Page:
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LaPorta

Building a ClearMac from Quadra/Performa 630

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Hi everyone,

 

I had posted in another thread regarding the technical aspects of this conversion; here I will document my progress as to the real thing..

 

My goal was to give my girls (age 5 and 3) a small enough machine running System 7 to allow them to play some games and learn computing on. Part of the goal was to make sure that no internet access was possible (no issue there), and to let them play the games I grew up on. Currently they are using my LC 520, but it is very heavy and takes up a lot of room from front to back.  My idea then was to pack a machine in a small(ish) case, and combine it with an LCD to take up a smaller footprint. The LCD was pretty easy to source, thanks to the suggestions of those here ($9 at Goodwill). I started with a Performa 630 that I had and I didn't really care about. I then decided to upgrade and get a Quadra 630 motherboard instead, combined with the rest of the Performa innards. My last want was to make this thing clear: seeing the internal components would be pretty cool to my girls.

 

So, the first thing I did was tear the thing apart and get it working. Quadra board was re-capped, CD-ROM drive and IDE HD removed. SCSI2SD was installed in place of the CD drive internally. I hooked up the Apple 14" monitor to get the proof of concept working:

 

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So once I got that going and shook out all of the bugs, I started to design the case and mount points. I got a great box of various-sized plastic and metal mount posts and screws. I mounted various components on these to be mounted on the sides of the box:

 

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I bought some 14 x 11 plexiglass sheet, and also got some metal screen sheet off of Amazon for EMI:

 

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Next, I mounted the motherboard connector and motherboard on the bottom piece. My drill press helped make the holes:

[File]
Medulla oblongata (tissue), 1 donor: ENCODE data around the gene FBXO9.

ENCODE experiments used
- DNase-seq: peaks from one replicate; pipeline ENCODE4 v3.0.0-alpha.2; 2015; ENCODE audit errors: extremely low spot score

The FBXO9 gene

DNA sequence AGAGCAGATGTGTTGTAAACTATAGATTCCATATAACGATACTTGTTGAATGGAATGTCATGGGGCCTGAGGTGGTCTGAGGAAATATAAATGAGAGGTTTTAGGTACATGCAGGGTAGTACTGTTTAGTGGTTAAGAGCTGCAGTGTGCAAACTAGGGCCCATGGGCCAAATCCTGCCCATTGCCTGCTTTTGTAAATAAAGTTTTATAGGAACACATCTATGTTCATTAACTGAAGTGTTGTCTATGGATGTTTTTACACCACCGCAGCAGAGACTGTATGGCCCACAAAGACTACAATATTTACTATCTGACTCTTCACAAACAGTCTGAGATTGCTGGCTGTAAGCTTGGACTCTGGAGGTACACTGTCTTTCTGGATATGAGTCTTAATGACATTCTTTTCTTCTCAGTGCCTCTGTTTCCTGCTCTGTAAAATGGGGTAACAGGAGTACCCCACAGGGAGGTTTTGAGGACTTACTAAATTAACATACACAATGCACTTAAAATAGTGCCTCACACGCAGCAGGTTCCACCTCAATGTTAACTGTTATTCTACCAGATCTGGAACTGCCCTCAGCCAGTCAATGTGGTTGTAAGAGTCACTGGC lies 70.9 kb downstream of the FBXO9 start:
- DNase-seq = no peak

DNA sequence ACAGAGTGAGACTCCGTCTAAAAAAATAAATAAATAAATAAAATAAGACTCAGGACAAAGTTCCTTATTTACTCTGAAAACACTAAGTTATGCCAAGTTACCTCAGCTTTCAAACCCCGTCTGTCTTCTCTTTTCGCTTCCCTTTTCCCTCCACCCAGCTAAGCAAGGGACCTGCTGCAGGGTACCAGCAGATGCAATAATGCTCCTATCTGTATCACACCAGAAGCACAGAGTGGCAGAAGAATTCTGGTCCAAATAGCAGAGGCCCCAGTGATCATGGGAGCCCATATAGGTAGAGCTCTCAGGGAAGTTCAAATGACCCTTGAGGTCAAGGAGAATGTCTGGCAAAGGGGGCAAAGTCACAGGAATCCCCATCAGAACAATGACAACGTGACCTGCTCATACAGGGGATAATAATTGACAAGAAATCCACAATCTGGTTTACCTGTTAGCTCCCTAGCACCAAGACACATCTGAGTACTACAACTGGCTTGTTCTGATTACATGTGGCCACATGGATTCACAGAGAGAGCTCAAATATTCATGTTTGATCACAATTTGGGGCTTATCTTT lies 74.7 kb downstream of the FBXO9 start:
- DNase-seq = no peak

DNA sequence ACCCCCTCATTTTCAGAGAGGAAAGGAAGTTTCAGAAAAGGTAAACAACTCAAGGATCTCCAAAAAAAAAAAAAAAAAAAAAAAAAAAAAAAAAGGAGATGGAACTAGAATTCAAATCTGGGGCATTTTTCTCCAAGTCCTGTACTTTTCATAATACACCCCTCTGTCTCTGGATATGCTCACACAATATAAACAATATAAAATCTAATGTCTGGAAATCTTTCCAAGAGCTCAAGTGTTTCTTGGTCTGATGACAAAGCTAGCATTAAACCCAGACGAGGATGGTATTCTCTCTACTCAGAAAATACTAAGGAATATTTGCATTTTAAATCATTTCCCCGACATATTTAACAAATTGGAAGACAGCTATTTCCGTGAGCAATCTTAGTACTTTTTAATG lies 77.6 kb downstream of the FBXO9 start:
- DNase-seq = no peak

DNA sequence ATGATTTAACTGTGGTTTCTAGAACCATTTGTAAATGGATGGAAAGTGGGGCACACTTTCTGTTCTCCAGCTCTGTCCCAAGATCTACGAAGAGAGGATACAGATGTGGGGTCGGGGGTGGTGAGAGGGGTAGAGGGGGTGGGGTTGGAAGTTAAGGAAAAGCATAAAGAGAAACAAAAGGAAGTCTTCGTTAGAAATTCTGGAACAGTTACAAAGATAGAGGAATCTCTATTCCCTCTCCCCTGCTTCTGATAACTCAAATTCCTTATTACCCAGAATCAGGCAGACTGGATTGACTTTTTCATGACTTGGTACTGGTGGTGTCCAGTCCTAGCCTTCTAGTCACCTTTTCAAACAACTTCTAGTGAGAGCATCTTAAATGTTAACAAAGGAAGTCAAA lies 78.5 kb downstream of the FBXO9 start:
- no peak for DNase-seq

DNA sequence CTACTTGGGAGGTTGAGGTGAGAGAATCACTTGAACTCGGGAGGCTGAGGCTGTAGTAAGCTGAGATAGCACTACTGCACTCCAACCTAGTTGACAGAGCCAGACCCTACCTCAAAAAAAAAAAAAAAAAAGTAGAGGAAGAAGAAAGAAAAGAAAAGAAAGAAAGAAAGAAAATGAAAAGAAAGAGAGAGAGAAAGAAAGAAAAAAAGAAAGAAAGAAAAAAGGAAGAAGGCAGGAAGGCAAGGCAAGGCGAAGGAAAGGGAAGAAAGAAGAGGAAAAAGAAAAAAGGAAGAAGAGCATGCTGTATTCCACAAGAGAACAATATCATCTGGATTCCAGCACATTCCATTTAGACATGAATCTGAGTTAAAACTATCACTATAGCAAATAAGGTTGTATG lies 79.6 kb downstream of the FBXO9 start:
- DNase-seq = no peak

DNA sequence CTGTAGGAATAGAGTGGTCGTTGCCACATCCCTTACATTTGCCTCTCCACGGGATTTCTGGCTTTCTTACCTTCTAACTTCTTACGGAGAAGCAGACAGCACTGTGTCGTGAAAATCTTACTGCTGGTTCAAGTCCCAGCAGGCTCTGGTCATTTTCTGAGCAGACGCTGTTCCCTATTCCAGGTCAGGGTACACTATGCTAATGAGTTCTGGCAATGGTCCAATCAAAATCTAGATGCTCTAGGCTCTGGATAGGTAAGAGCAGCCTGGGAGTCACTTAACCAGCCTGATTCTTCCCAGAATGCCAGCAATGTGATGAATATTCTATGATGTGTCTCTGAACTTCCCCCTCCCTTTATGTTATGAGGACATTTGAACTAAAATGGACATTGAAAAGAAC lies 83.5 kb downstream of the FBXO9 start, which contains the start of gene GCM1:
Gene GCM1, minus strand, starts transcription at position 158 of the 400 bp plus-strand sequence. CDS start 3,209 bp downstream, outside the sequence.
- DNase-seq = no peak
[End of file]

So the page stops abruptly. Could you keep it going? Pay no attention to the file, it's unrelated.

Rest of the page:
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I next began to prepare for mounting the power supply. I aligned it with the metal braces that I am using to hold the plexiglass together and drilled new holes:

 

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I then drilled holes in the casing for the front volume/headphone package, and mounted posts:

 

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The next thing was to start mounting all of the components on what will be the top part. The floppy drive, monitor interface card, and front volume panel were all mounted. The next step was to drill holes for and mount the fan:

 

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Of course, stupidly, I was overzealous with the drill bits (I didn't have the correct ones for acrylic) and cracked the sheet! Darn! Well, I tried to re-glue it, but it was a fail:

 

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Next, I am waiting for the drill bits to try again with a new piece. I have high hopes, and I think this will eventually work out. I hope this inspires others to try similar things and conversions. Let me know if you have any suggestions as well!

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Sweet project!

 

Sharp bit, proper RPM***, clamp plex up tight to a backer board right next to the hole for drill thru and use a drill press of available. Tap/tap drill sets from Lowe's work great in plex. Tapping the holes for a nut free install in that 1/4' plex would be easy. [;)]

 

*** smaller bit = higher RPM bigger bit = slower. It's the speed of the cutting edge of the bit that matters. If you get curls of plexi coming out it's just right.